Christina Sjahli: Most of us likely aware that the earth's surface is 71% water, and 96.5% of this water exists in oceans. And I remember learning this back in elementary school, but honestly, I was oblivious; oblivious to the fact how we live everyday had an impact on the oceans. The sad part is, I grew up in a third-world country. And there was this one big river going across the city where I live, but instead of a blue clean water, the river was filled with plastics and garbage, the water looked filthy. It didn't occur to me at the time, the damage done by plastics to our planet, including the oceans. 17.6 billion pounds of plastic end up in the marine environment every year. Toxic chemicals used in our day-to-day life end up in the ocean, one way or another. We are learning as we go. And at a personal level, I tried to make changes in how my family lives everyday to be more conscious of the impact we have on our planet.
But in our humble opinion, the best learning tool to create this change is actually by talking to female founders who create the future we want. That's why we are curating this podcast series featuring female founders who are building businesses to create the future we want and the future we need. They also consciously choose long term viability over short term profit; they bootstrap. And all of them are scaling and building meaningful profit. These female founders are also part of a global community of 4000 B-Corp certified businesses. If you are not familiar with B-Corp certification, in that case, I encourage you to listen to Episode 101 at christinasjahli.com/herceojourneypodcast where you can learn about B-Corp; why it matters and the certification process.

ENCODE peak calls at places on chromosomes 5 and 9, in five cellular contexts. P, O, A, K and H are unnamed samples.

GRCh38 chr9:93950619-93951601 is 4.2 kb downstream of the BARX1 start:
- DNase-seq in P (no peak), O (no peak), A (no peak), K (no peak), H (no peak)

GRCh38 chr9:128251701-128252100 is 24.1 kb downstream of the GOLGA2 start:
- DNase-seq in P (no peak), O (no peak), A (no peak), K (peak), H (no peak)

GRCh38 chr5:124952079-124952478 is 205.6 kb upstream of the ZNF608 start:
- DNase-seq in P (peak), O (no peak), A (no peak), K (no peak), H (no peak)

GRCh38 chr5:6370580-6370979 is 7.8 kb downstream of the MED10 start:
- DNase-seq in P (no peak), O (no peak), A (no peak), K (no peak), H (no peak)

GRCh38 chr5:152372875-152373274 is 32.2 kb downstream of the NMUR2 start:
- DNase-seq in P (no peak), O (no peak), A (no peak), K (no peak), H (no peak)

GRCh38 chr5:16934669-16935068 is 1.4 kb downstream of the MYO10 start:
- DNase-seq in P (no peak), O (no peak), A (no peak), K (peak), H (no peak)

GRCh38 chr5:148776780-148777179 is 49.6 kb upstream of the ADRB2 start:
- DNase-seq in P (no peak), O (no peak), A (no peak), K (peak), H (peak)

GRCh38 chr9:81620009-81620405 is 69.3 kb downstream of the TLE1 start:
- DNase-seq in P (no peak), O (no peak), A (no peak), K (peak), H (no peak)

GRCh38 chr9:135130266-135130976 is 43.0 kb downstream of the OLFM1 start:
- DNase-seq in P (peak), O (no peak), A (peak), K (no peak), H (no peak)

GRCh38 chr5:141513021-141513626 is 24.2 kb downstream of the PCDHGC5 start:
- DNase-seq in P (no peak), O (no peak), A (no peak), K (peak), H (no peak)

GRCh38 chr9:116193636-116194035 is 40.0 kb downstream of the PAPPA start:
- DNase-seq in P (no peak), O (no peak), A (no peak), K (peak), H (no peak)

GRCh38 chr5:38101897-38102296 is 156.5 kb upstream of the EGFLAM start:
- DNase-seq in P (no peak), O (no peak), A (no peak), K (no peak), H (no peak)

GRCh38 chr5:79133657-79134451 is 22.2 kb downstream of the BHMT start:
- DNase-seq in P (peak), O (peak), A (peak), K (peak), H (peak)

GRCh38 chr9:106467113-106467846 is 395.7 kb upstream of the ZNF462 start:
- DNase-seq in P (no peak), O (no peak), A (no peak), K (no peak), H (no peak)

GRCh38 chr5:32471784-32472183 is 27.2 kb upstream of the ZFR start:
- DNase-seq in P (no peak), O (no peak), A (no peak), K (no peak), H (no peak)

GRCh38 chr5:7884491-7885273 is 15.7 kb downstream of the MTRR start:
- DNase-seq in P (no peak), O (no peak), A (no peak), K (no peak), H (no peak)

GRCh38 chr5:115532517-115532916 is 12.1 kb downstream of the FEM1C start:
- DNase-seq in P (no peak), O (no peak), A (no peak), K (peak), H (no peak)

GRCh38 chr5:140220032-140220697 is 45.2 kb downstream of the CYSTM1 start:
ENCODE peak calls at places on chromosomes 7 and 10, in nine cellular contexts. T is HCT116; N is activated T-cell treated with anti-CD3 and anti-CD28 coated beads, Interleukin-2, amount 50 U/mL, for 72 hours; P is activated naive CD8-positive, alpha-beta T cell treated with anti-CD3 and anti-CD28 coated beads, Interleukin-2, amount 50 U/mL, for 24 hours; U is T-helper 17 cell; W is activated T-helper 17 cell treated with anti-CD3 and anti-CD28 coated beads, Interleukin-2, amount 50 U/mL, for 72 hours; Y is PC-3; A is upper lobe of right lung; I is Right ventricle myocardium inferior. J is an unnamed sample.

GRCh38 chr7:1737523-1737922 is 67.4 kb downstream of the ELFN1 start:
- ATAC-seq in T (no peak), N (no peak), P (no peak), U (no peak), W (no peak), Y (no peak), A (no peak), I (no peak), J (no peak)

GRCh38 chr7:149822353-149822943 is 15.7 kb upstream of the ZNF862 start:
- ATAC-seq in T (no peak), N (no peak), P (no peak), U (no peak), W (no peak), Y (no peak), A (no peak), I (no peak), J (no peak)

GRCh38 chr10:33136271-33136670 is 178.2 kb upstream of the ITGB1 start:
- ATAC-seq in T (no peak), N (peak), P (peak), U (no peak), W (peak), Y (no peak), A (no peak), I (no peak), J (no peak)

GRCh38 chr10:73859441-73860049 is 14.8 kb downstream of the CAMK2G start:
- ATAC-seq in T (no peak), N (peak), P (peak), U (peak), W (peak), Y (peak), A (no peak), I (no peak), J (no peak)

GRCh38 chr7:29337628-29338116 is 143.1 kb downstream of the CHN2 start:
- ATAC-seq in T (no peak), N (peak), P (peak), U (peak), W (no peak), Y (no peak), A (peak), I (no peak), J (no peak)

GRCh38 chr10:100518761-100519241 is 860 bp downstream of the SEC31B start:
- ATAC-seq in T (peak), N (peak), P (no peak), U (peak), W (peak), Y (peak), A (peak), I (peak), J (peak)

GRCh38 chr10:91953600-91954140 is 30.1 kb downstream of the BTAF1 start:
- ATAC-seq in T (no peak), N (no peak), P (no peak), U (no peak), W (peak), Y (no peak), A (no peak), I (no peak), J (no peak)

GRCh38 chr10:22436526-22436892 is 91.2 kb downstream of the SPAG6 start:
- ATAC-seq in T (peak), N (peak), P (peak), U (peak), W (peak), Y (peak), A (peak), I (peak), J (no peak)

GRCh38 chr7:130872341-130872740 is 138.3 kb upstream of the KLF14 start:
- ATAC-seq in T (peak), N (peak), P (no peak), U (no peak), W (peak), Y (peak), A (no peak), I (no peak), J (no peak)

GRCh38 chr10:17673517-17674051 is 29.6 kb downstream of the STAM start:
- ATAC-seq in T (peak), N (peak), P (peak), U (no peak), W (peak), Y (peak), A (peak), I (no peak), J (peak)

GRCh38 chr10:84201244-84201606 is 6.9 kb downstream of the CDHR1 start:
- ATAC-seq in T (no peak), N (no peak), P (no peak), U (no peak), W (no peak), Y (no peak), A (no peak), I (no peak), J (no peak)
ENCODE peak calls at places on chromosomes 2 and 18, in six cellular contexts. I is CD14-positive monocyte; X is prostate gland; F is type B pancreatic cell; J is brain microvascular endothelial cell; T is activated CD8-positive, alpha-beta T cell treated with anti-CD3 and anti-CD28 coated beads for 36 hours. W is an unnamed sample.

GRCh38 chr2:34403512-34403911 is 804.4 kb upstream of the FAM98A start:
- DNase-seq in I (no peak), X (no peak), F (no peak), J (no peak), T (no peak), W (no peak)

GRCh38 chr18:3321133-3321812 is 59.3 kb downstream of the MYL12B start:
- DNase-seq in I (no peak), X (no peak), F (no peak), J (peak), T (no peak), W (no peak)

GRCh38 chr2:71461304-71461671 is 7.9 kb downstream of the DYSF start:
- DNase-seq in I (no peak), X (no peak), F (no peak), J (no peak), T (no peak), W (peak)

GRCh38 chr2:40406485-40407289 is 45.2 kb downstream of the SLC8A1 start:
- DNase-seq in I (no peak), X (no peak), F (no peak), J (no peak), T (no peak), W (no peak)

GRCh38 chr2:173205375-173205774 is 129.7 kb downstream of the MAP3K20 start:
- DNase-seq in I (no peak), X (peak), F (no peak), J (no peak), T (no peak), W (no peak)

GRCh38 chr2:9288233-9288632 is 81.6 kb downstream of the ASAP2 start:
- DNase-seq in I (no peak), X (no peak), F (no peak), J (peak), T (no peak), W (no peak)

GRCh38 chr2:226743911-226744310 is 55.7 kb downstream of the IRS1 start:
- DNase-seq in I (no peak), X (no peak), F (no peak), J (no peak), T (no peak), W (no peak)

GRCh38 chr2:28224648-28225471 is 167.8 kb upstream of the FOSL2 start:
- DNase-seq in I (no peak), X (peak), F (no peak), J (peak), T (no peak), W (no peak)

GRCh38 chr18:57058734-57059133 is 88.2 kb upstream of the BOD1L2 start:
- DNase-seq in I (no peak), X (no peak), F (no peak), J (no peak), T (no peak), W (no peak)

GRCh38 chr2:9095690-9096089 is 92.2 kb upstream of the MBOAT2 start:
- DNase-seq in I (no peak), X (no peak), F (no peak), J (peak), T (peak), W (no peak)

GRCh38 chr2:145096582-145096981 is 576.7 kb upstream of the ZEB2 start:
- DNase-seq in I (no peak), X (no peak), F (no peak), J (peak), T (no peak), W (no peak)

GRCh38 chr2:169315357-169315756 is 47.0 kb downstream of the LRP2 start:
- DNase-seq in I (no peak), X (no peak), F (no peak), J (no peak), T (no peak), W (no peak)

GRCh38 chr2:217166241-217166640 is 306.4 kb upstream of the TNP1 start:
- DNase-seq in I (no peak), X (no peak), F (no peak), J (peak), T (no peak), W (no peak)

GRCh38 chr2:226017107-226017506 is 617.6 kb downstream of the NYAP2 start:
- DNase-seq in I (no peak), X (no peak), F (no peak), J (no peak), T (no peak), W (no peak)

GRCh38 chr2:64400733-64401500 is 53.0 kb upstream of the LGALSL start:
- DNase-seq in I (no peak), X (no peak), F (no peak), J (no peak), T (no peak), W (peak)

Throughout this podcast series, you will learn that having a social mission means the company's long term viability takes precedent over short-term profits. As a result, these founders and CEO do not take investors' money. Instead, they bootstrapped and found alternative financing to support their growth. Today's episode is part one of three of the Business For Good series. Lindsay and Alison Delaplaine are the co-founders of Plaine Products. They are on a mission to get all the plastic bottles out of the bathroom. They share the innovation Plaine Products continue to undertake; not only to remove plastic bottles out of the bathroom, but also to create non-toxic products and reduce plastic waste overall, how they create profitability within four years, the type of alternative financing they choose to support their business growth and the benefits of having a part-time CFO.
You're listening to Her CEO Journey, the business finance podcast for mission-driven women entrepreneurs. I'm your host, Christina Sjahli. If you are new here, a big warm welcome. If we are not connected on LinkedIn, please reach out and say hi because that's where I hang out and share my business finance steps. If you have been listening to this podcast for a while and you are a regular listener, I want you to know I appreciate you. My podcast won't be around without your support. This is a free weekly show where my guests and I want to inspires you to balance between mission and profit to create an impact in this world and to achieve financial equality through your business for good.